Several students have asked me if I had Judy Blume's Forever because a classmate was passing around a copy.
I calmly said "Why, no, we don't have that, but here are her other books. Why don't you look at those?"
All the while, my inner 7th grader is saying "No! You'll get her in trouble! You're not supposed to be reading that!"
So I had to pick up Jennifer O'Connell's Everything I Needed to Know About Being a Girl I Learned From Judy Blume. It's an excellent read for young adult librarians for several reasons: it reminds us of how powerful books can be for children, it reminds us of books we read, and all of the essays are curiously lacking in any presence of a librarian! There are some instances of teachers or adults recommending books, but most often, Blume's books were recommended by friends. Interesting.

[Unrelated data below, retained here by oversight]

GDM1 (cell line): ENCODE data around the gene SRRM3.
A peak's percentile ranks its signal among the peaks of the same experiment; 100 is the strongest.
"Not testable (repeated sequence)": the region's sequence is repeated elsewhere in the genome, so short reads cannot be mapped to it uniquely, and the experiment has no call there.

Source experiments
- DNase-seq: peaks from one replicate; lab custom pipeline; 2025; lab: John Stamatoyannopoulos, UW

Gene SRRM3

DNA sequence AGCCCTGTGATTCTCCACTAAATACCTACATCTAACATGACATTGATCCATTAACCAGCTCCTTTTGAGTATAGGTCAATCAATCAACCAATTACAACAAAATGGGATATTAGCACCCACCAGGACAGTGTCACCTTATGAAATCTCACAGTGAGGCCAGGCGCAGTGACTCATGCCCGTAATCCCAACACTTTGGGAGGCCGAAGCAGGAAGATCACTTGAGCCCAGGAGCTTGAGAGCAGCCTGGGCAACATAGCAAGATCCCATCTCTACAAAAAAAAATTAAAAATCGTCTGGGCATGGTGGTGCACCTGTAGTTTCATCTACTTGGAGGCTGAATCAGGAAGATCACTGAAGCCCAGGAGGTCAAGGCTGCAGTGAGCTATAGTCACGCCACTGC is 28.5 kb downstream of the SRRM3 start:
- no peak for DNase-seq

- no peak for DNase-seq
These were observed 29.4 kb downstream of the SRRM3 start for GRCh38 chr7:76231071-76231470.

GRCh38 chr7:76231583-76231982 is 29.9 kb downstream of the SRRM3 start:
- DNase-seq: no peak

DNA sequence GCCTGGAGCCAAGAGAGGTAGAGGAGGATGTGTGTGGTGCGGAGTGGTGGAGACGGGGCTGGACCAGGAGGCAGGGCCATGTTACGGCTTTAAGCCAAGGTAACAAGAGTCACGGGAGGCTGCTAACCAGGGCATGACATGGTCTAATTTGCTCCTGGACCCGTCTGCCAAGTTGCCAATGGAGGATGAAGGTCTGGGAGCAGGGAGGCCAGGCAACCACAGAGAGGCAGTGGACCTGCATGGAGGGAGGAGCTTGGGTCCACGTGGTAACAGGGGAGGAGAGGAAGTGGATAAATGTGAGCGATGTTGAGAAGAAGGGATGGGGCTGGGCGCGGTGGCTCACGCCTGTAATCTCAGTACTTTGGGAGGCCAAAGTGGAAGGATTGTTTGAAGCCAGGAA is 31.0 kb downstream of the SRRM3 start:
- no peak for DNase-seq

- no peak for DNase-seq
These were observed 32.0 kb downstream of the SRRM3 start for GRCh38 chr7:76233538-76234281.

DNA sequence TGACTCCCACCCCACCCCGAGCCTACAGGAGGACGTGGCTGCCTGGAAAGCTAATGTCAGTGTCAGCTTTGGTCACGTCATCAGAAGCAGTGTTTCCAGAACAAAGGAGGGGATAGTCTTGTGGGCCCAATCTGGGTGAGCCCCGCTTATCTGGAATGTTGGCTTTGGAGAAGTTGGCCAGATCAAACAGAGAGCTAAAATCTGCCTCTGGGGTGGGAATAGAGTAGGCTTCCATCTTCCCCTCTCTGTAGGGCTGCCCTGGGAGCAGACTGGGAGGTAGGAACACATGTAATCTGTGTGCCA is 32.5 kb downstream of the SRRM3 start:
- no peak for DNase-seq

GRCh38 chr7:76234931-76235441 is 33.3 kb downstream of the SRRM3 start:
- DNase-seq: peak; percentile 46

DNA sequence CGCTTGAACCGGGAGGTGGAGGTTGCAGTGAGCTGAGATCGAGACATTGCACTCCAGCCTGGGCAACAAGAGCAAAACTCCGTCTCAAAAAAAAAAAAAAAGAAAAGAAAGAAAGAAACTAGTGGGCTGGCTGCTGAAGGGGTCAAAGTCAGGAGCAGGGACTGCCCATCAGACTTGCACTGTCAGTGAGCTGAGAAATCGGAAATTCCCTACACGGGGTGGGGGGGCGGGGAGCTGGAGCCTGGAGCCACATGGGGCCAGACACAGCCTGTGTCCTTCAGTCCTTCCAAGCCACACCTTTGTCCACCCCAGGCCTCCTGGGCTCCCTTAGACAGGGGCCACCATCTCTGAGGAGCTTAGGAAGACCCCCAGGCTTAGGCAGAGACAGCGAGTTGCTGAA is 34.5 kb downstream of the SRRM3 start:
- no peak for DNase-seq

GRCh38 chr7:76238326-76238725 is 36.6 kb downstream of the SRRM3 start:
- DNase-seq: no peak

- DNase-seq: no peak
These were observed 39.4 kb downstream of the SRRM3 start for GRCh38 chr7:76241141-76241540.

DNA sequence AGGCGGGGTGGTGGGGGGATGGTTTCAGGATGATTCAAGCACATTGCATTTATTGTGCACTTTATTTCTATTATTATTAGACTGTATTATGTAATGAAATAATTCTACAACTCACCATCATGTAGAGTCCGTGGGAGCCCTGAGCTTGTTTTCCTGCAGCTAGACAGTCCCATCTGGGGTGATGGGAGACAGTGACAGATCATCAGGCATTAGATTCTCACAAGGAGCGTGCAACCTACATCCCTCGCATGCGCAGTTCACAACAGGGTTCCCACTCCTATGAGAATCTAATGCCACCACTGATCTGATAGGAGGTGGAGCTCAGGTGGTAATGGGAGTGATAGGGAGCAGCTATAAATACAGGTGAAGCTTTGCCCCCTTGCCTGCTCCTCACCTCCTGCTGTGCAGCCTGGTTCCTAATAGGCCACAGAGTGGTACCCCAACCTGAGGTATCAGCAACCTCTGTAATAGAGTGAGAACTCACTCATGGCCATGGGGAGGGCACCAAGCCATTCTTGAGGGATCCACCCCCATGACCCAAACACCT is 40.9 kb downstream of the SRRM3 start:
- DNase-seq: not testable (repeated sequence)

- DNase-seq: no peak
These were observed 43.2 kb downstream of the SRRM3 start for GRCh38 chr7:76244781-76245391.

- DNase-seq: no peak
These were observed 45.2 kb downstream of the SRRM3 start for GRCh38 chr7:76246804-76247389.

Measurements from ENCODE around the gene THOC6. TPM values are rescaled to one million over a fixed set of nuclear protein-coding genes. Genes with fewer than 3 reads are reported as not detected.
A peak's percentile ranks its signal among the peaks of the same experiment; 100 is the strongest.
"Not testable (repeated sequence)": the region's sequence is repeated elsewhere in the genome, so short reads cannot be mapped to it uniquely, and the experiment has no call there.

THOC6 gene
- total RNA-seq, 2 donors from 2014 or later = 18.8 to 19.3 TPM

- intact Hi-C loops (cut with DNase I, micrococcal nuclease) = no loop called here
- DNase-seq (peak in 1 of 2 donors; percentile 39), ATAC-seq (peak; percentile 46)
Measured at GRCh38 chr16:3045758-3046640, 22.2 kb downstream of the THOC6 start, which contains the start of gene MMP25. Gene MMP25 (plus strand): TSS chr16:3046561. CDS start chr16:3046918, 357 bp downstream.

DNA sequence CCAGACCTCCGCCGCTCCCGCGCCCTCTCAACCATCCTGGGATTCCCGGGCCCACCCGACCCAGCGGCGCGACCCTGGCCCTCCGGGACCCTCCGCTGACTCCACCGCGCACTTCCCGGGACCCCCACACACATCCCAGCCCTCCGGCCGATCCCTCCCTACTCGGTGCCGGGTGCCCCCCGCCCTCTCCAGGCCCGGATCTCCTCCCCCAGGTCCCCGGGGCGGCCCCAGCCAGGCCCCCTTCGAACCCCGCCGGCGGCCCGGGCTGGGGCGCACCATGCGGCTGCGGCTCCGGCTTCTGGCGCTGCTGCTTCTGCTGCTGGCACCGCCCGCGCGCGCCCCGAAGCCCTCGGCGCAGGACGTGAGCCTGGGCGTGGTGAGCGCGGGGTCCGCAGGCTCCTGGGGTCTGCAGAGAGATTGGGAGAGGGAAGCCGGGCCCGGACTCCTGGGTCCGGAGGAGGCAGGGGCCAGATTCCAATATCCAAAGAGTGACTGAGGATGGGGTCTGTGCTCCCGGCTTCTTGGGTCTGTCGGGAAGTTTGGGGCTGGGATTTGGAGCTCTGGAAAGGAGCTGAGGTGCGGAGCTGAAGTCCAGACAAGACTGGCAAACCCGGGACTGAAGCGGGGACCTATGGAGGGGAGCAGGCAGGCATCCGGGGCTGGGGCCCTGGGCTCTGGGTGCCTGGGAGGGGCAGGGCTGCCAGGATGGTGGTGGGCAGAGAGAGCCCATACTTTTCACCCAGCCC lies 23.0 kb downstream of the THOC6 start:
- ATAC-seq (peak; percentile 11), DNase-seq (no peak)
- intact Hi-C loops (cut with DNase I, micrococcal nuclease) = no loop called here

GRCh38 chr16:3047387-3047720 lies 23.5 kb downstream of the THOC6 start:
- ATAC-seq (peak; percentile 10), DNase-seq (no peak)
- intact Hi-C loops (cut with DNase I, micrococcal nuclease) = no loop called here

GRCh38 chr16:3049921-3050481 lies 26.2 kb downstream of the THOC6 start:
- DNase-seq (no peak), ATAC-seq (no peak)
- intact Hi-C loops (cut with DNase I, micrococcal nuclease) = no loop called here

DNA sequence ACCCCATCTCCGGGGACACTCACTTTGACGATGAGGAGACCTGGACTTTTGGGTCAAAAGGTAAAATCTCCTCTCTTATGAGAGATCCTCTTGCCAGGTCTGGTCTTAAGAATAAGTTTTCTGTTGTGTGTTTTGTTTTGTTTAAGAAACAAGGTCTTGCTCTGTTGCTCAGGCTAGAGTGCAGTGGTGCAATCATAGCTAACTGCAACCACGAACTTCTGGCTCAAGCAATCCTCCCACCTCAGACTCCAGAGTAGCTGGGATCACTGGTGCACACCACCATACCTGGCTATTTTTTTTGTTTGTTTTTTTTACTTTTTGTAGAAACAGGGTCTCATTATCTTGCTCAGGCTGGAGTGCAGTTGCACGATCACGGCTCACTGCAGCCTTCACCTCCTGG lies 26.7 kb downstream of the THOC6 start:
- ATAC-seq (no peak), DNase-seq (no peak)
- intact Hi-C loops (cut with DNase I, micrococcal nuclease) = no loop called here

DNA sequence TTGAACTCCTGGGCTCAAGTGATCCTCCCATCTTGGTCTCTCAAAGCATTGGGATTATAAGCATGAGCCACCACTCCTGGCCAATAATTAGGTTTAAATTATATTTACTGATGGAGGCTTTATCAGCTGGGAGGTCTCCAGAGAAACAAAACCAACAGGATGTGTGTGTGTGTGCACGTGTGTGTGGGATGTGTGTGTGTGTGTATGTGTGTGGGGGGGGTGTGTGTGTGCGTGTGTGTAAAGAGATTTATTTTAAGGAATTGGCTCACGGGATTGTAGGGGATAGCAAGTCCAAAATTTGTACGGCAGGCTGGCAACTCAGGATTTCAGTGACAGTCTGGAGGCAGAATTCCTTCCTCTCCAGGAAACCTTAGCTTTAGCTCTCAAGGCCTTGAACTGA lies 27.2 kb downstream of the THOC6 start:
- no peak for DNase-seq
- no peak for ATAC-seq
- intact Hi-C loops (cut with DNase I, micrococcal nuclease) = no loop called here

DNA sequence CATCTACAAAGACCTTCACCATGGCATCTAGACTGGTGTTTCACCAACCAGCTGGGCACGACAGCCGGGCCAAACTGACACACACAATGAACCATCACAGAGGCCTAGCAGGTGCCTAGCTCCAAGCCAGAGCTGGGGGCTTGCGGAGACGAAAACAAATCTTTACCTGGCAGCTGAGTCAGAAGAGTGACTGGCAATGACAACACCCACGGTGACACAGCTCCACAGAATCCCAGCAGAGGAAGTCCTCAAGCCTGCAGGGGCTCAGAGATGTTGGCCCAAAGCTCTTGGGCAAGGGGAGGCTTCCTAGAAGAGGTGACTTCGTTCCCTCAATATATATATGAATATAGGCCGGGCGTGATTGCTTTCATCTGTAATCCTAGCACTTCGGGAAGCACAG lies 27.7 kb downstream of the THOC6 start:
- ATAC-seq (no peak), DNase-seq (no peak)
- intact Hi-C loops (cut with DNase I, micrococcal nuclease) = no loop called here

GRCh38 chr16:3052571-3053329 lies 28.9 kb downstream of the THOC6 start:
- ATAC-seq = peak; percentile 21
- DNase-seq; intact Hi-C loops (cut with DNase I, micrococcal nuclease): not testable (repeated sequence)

Blume's books have fallen out of favor in my library, but many of her titles are being rereleased in paperback this spring. Most of the books were written 30-40 years ago. Even I wasn't reading books written in the 1930s when I was a teenager.
I would have died a thousand deaths before asking my librarian for Forever. I got a copy the way perhaps everyone should-- with the cover ripped off and the "good parts" highlighted. It was all the more interesting because it was something that was forbidden.